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Theodore Rex” is the second volume in Edmund Morris’s highly acclaimed three-volume biography of Theodore Roosevelt. The series’ inaugural volume debuted in 1979 but more than two decades elapsed before this second volume was published in 2001. Morris spent much of that time working on his now-infamous memoir of Ronald Reagan.

“Theodore Rex” conveniently picks up where “The Rise of Theodore Roosevelt” left off – with Vice President Roosevelt receiving word of President McKinley’s imminent death and his inheritance of the presidency.

The first forty pages cover his breathless dash from a remote cabin in the Adirondack Mountains to take the oath of office in Buffalo. The remainder of this biography covers his almost eight-year presidency in extensive and attentive – if not uniformly fascinating – depth.

Similar to its predecessor volume, “Theodore Rex” is unpretentious but erudite. It feels like a biography written by a keen observer of people, and events, rather than one authored by an ivory-tower academic. But readers who appreciate Morris’s reputation for careful research will not be disappointed. Countless letters, newspaper articles, diary entries and other sources are parsed in search of unique insights and critical observations.

At times, its 555 pages are dense and detailed – and yet this volume lacks the heavy-handed scholastic impression that often accompanies a book with more than 160 pages of endnotes. And the author often allows Roosevelt’s own words to speak on his behalf, providing a sense the biography has tapped directly into the mind of this whirling dervish.

Focused exclusively on Roosevelt’s presidency, “Theodore Rex” lacks much of the excitement and adventure of the first volume. But this is hardly surprising; the tedious grind of managing the nation’s affairs can hardly compete with the rambunctious exploits of Roosevelt’s intrepid youth and his early career.

But Morris makes up for this lack of similarly-spirited raw material by refining his writing style. Where the first volume was often clunky and cumbersome, this installment is more elegant and sophisticated. Interminable sentences no longer punctuate each page and the author’s masterful talent for scene-setting has been perfected. Morris’s ability to capture a person’s essence in one or two paragraphs is breathtaking.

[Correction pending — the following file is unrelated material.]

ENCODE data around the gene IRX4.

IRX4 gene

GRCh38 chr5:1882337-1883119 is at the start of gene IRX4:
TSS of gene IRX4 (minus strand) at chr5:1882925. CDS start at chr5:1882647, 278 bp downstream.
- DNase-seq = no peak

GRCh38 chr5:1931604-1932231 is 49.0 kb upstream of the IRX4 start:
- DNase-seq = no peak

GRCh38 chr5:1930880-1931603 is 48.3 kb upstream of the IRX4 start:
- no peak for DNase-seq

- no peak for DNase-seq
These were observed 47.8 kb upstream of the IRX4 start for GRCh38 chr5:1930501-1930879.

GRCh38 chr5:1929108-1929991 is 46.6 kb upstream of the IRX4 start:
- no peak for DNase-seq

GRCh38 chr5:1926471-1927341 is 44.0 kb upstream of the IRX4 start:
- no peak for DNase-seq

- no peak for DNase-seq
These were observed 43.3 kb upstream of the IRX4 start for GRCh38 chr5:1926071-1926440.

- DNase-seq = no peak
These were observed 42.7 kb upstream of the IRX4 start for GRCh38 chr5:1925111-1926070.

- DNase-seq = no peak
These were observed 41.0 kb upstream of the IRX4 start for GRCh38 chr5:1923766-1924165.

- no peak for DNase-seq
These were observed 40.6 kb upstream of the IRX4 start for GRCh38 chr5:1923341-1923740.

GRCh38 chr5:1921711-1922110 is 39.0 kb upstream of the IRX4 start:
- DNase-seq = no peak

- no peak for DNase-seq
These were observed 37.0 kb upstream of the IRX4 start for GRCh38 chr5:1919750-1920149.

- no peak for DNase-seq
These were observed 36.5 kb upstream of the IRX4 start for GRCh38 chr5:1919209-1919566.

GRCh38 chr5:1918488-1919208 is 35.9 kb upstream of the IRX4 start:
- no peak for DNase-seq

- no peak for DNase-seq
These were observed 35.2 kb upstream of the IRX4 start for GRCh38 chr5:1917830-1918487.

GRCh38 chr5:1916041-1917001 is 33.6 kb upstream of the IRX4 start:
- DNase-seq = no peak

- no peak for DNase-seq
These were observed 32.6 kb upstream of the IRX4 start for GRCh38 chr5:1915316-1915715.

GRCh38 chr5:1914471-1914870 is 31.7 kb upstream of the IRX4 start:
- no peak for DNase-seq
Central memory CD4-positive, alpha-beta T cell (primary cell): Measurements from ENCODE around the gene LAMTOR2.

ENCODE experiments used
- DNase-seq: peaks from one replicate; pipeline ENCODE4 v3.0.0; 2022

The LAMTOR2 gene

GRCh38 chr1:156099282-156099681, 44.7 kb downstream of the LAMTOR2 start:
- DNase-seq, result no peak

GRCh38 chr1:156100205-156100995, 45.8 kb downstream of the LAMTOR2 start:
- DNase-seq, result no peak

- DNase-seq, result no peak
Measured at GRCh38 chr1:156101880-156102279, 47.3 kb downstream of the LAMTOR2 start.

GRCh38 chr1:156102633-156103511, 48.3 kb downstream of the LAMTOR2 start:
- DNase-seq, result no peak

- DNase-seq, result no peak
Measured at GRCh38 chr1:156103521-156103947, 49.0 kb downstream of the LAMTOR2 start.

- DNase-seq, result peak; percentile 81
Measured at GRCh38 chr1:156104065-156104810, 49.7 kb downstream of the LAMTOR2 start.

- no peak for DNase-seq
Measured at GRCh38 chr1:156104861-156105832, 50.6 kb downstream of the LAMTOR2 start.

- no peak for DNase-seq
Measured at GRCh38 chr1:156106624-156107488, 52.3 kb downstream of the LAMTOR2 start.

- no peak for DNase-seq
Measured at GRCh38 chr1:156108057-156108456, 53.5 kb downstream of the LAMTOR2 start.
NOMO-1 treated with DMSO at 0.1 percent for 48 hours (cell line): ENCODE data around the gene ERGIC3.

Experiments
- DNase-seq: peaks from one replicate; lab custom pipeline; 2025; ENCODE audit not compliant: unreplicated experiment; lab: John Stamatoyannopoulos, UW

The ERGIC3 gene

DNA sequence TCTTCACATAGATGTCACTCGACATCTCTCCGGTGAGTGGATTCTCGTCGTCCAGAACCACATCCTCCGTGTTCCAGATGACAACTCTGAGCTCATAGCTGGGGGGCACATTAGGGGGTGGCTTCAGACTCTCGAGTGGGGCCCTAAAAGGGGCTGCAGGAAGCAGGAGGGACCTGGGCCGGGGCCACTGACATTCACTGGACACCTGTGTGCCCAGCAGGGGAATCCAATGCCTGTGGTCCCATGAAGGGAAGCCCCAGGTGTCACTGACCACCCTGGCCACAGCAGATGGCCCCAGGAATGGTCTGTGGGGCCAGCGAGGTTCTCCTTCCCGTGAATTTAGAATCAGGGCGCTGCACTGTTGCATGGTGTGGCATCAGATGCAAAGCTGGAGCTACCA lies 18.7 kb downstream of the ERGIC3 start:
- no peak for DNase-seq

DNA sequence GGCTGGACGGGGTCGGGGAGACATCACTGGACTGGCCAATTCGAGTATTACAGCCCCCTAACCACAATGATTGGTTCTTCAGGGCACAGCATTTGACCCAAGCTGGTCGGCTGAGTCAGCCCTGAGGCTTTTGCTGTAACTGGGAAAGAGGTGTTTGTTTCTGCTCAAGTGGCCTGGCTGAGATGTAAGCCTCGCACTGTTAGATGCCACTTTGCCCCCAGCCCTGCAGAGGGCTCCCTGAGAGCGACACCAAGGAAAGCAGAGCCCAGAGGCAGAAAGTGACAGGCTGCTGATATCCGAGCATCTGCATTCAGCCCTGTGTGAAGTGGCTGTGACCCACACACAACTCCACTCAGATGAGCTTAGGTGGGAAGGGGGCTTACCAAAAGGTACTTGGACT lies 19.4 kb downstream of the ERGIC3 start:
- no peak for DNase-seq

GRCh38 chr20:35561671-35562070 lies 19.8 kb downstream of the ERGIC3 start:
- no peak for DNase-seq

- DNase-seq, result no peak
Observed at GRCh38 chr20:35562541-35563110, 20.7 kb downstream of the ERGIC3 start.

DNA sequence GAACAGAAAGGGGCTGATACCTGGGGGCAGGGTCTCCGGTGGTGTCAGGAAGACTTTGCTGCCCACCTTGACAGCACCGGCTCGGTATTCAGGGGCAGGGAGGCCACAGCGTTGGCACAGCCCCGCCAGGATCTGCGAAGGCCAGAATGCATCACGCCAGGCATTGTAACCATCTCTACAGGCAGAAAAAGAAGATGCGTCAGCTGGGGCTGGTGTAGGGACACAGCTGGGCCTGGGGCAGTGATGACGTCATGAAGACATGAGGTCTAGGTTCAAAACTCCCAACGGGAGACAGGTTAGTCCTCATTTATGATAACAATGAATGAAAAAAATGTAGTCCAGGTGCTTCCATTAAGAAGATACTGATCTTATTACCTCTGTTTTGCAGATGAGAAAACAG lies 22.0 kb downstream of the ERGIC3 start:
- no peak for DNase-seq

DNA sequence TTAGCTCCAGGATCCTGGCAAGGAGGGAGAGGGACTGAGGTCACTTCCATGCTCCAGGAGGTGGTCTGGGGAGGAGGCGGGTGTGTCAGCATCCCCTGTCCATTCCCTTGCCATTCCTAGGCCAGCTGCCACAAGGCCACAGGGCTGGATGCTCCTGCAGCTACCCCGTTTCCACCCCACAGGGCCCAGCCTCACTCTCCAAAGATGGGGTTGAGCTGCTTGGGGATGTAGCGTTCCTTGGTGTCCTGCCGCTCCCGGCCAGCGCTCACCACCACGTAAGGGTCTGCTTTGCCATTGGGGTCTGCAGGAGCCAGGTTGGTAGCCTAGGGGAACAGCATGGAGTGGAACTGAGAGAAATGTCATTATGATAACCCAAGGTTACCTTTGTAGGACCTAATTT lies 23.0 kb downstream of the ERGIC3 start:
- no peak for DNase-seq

Unfortunately, though, Morris falls short in fully covering Roosevelt’s family and other contemporaries. His wife and children make infrequent appearances and there is a relative lack of focus on important advisers (and adversaries) whose political or personal orbits intersected with his own. It almost seems as though TR proves such a commanding presence that no one else can be afforded much time on the stage.

And although Morris provides a brief (and useful) glance at Roosevelt’s political legacy in the book’s final pages, a deeper and more satisfying discussion of his impact on the presidency is lacking. Or perhaps Theodore Roosevelt’s lasting impression on history is so self-evident it does not require elaboration?

Overall, “Theodore Rex” is an admirable and satisfying successor to “The Rise of Theodore Roosevelt.” There is little doubt it lacks the drama and intensity of the first volume and is far more prone to dry, serious moments. But this second volume of Morris’s series performs a valuable service, providing an interesting and thoughtful historical narrative if not so much an interpretation of Theodore Roosevelt’s presidency.

Overall rating: 4¼ stars